Personal caregivers provide a variety of services for elderly individuals in their homes. They may help an elder get dressed, take medication, clean house and run errands. States do not require personal caregivers to be certified, unlike home health aides. Home health aides may work for a home health agency and perform more medically related care. Their base hourly salaries are often around $10 per hour.
The U.S. Bureau of Labor Statistics reports that, as of May 2010, the average annual salary of a personal caregiver was $20,420 per year or $9.82 per hour.
The 10th percentile earned up to $15,970 per year or $7.68 per hour. The 25th percentile earned up to $17,360 annually or $8.35 per hour; those in the 75th percentile made up to $22,830 per year or $10.98 per hour. The 90th percentile made at least $25,900 annually or $12.45 per hour.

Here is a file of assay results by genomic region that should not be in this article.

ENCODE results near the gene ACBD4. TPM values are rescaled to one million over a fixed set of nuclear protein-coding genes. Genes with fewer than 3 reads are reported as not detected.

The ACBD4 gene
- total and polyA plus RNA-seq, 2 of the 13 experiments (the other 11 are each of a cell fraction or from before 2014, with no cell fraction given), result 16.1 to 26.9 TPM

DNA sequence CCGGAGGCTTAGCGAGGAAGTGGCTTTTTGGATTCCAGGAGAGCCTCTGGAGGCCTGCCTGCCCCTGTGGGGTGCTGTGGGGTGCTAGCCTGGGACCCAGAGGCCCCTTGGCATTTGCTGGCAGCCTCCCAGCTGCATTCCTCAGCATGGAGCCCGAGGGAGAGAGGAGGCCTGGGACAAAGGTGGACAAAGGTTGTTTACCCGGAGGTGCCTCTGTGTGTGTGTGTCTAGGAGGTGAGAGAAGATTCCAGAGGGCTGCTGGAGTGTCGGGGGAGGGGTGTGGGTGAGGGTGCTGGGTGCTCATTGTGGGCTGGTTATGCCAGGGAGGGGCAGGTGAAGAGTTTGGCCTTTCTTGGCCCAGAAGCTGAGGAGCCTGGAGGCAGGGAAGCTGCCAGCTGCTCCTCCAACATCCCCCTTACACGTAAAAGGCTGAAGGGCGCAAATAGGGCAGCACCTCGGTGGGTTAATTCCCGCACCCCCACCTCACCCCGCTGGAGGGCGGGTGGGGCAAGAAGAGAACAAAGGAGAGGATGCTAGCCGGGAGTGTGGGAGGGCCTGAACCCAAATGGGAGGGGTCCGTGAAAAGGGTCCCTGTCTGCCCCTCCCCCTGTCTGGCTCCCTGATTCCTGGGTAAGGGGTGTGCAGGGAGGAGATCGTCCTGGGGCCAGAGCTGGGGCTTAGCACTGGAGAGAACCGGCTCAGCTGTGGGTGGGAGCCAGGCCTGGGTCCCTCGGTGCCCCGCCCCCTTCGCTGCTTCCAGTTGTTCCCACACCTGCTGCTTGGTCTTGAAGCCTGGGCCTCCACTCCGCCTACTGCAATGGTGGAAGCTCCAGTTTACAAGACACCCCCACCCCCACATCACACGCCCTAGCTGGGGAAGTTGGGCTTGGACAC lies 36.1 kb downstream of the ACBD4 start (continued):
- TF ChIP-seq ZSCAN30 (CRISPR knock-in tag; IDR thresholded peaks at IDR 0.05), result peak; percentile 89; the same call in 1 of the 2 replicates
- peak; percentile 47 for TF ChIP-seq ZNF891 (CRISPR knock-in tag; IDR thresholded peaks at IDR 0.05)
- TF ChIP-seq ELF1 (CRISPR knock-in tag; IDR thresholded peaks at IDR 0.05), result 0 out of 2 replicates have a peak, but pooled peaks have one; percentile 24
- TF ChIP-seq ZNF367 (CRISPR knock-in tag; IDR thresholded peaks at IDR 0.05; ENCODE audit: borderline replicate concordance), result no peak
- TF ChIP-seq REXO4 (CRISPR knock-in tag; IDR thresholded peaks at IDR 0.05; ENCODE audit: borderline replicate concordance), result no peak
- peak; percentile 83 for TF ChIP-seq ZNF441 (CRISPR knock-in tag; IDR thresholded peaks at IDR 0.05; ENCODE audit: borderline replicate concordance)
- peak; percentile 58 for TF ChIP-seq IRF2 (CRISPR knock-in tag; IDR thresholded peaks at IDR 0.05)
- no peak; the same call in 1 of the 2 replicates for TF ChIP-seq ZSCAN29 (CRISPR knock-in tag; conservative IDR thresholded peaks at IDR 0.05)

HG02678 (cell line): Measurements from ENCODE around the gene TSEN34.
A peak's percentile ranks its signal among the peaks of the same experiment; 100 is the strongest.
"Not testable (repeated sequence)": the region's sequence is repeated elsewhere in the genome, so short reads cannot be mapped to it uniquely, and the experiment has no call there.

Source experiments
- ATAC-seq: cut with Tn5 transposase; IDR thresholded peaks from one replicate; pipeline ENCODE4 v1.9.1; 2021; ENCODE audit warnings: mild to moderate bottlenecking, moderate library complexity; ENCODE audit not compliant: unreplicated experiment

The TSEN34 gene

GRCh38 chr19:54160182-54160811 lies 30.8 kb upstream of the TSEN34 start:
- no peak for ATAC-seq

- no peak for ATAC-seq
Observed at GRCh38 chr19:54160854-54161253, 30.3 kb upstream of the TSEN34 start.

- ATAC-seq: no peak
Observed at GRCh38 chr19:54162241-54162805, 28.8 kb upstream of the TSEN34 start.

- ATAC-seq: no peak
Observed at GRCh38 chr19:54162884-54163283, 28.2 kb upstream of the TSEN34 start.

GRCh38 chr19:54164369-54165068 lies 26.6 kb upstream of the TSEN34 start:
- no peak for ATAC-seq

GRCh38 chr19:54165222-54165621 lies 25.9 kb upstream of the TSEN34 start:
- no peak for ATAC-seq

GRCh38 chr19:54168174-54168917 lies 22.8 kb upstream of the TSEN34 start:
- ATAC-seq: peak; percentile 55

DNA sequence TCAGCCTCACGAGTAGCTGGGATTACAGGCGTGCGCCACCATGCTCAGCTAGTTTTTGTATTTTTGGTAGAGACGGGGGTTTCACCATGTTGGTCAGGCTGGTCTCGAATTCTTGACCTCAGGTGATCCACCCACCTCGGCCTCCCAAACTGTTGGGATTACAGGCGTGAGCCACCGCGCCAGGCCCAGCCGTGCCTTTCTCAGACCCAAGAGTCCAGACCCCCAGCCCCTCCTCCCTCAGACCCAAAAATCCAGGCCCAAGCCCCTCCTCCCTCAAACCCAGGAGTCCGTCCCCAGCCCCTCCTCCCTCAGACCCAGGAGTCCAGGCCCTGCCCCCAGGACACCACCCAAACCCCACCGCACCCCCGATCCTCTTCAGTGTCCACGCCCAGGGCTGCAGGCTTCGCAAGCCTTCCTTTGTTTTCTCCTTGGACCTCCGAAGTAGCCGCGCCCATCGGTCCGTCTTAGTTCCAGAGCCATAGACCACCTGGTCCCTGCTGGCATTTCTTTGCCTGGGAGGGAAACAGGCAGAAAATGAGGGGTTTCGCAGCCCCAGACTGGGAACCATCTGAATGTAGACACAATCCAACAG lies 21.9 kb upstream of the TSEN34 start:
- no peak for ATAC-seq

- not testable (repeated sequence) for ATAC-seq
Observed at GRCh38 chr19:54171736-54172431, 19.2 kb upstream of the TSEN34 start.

Individual and family services was the largest industry for personal caregivers in the United States as of May 2010, according to the BLS. An estimated 306,670 people worked as personal caregivers in this industry as of May 2010. The annual average wage was $20,650 and the hourly rate was $9.93. Home health services was the second largest employer of personal care aides with an average annual salary of $19,020 or $9.14 per hour.
Personal caregivers earned the most in Alaska as of May 2010, where the annual average salary was $29,690 and the average hourly wage was $14.27. The next highest paying state was New Jersey, where personal caregivers earned $26,470 per year or $12.73 per hour. Washington, D.C. was close behind with an average annual average salary of $26,420 or $12.70 per hour. Personal care aides in Massachusetts earned an average of $25,590 or $12.30 per hour, while those in Connecticut earned an average yearly salary of $23,650 or $11.37 per hour.